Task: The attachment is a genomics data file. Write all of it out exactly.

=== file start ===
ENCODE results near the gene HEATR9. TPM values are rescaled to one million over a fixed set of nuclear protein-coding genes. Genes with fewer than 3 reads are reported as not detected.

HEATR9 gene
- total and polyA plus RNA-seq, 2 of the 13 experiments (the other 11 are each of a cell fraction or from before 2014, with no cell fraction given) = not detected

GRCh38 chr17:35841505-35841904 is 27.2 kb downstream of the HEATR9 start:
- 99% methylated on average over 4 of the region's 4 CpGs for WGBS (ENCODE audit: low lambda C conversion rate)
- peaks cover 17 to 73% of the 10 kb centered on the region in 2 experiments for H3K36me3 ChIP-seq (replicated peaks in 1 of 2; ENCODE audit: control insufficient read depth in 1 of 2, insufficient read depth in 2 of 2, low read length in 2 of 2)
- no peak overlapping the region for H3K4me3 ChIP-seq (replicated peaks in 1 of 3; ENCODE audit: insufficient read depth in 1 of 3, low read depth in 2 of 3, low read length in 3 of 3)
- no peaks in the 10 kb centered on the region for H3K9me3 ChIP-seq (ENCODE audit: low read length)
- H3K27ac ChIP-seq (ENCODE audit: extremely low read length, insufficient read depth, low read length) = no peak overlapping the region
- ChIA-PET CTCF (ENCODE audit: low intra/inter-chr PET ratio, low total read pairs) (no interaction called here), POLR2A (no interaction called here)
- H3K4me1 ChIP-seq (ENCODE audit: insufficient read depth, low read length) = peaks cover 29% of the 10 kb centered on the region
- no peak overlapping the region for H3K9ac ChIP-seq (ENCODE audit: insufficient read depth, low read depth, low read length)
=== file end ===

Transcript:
ENCODE results near the gene HEATR9. TPM values are rescaled to one million over a fixed set of nuclear protein-coding genes. Genes with fewer than 3 reads are reported as not detected.

HEATR9 gene
- total and polyA plus RNA-seq, 2 of the 13 experiments (the other 11 are each of a cell fraction or from before 2014, with no cell fraction given) = not detected

GRCh38 chr17:35841505-35841904 is 27.2 kb downstream of the HEATR9 start:
- 99% methylated on average over 4 of the region's 4 CpGs for WGBS (ENCODE audit: low lambda C conversion rate)
- peaks cover 17 to 73% of the 10 kb centered on the region in 2 experiments for H3K36me3 ChIP-seq (replicated peaks in 1 of 2; ENCODE audit: control insufficient read depth in 1 of 2, insufficient read depth in 2 of 2, low read length in 2 of 2)
- no peak overlapping the region for H3K4me3 ChIP-seq (replicated peaks in 1 of 3; ENCODE audit: insufficient read depth in 1 of 3, low read depth in 2 of 3, low read length in 3 of 3)
- no peaks in the 10 kb centered on the region for H3K9me3 ChIP-seq (ENCODE audit: low read length)
- H3K27ac ChIP-seq (ENCODE audit: extremely low read length, insufficient read depth, low read length) = no peak overlapping the region
- ChIA-PET CTCF (ENCODE audit: low intra/inter-chr PET ratio, low total read pairs) (no interaction called here), POLR2A (no interaction called here)
- H3K4me1 ChIP-seq (ENCODE audit: insufficient read depth, low read length) = peaks cover 29% of the 10 kb centered on the region
- no peak overlapping the region for H3K9ac ChIP-seq (ENCODE audit: insufficient read depth, low read depth, low read length)